A few of my recent blog posts have started with a lyric from a track I’ve listened to on the radio or on my iPod. This is no different. This morning it’s the turn of the 1993 hit ‘Moving on up’ by M People.
‘Cause I’m movin’ on up, you’re movin’ on out
Movin’ on up, nothin’ can stop me
Movin’ on up, you’re movin’ on out
Time to break free, nothin’ can stop me, yeah
While I’m sure the original message of the track has nothing to do with my work, January or the winter blues, it did make me think back to the last 31 days of January. For me it’s about a tough (and very long) January moving on, a new (and cold) February arriving and being able to put some things behind me and concentrate on some new, invigorating work to come.
Here are a few thoughts and articles I’ve read and/or talked about:
- Foldable phones … will these have the same hype afforded to curved TVs, and eventually be seen for what they are: technologically advanced, but actually pretty useless?
- I started following and reading articles by Melissa Milloway on LinkedIn, in her series ‘This Side Up’. Her latest one is a list of seven resources she finds useful when looking at and thinking about eLearning.
- Details of the Senior CMALT (#SCMALT) scheme was released in January, which is of direct interest to me in my new role(s) … it is “aimed at more experienced professionals and those whose role includes management/leadership or research focus.”
- I had a couple of days intensive workshops with colleagues from a partner institution at the Australian Deakin University, working on our joint fully-online PG Cert in Entrepreneurship. Wonderful to meet face-to-face and spend time with people who so far have only been on webinars, skype calls or emails. While working and collaborating remotely together can be very productive and useful (see below), nothing beats being in the same room!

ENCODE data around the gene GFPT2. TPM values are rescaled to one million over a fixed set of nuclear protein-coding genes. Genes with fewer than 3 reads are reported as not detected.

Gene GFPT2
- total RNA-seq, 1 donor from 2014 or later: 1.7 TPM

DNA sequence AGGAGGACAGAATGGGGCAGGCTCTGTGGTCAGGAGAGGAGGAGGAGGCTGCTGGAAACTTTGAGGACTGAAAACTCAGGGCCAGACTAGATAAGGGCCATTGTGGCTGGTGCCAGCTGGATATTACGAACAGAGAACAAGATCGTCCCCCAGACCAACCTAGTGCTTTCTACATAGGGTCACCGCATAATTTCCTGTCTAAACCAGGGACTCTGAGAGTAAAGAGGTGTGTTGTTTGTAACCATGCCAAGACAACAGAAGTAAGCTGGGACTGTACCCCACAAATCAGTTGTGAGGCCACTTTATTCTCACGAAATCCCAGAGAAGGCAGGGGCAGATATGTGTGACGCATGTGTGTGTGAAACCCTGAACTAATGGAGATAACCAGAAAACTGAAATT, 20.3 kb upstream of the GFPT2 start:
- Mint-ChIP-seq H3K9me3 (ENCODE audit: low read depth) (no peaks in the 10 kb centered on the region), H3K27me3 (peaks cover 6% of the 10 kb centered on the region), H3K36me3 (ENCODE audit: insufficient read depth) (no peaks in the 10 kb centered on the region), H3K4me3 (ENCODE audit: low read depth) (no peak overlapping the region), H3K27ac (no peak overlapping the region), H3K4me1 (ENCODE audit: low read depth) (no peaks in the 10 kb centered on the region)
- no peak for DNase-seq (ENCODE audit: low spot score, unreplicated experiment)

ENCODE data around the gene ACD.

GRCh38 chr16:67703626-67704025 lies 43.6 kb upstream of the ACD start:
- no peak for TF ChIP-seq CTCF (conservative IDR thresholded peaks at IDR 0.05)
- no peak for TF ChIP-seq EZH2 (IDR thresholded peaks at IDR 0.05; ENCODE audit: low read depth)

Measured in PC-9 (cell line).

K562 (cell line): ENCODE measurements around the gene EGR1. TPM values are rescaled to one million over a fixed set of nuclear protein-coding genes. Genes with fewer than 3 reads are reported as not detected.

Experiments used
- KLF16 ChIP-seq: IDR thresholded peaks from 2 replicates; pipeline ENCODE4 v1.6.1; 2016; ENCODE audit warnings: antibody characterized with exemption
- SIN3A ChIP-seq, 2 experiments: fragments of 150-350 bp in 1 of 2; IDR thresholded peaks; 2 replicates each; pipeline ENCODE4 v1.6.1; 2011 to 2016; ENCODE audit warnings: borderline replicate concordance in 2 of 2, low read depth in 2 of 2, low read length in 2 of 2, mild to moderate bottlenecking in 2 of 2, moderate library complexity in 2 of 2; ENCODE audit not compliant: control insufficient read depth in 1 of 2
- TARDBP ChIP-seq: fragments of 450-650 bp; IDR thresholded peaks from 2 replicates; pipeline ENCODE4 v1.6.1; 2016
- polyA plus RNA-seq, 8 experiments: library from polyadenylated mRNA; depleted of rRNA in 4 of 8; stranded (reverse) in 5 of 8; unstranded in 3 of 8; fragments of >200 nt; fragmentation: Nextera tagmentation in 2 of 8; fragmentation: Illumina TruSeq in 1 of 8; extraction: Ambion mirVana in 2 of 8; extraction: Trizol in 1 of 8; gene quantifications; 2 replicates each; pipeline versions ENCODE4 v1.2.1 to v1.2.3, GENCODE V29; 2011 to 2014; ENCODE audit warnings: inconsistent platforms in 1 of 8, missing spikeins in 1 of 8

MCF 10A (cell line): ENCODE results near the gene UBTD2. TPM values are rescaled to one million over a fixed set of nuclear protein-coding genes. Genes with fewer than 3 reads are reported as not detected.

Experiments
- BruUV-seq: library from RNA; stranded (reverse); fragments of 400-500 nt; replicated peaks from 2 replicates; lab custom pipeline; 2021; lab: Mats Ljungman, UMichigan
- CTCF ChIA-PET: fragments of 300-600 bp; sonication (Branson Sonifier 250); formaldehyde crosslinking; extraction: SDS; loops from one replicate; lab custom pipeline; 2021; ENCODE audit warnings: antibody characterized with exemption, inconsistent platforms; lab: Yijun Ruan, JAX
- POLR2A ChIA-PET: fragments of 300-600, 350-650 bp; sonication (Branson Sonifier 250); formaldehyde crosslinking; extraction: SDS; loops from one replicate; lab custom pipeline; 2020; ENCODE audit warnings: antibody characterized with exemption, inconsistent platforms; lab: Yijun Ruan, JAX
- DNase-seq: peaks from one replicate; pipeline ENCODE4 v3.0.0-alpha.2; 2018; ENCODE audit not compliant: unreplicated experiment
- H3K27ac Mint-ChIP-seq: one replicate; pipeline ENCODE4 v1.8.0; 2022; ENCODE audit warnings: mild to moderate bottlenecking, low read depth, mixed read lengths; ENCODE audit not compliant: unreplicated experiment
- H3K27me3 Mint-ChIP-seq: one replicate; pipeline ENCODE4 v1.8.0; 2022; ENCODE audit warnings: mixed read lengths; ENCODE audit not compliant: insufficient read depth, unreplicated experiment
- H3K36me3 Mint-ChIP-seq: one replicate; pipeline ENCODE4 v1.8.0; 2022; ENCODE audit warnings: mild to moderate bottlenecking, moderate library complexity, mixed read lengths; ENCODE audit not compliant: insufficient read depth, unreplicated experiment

- The topic of remote working, working from home, or ‘location independent working (LIW)’ keeps coming up again and again. The recent bad weather (by the UKs standards) has meant the need to be flexible in whether myself or colleagues can get to work, so we need to carefully consider how we’ll continue to work and collaborate when not in the same room.
- This from Australia, posted to the WonkHE website, discusses the themes and benefits (or pitfalls?) of microcredentials – “The world of education is changing and changing fast. The era of the microcredential is upon us and now governments and regulators have to scramble to catch up. But as far as I can see, it’s good news for consumers who will not be hidebound to a particular institution or qualification and will be able to mix and match courses to suit their interests, budgets and emerging careers.”
- I thought about meetings, and whether they’re always necessary or useful. What are your thoughts?
- Is there a correlation between learning design and student wellbeing?
- Reading Lorna Campbell’s post learning to love your blog, which led me to revisit an old idea, and . …
- A new idea for a series of blog posts, maybe one a month or maybe even more regular. More soon as I flesh out the ideas …
- My last highlight is this, posted by Jane Hart, about three smart things top performers do to stand out at work.
How was your January?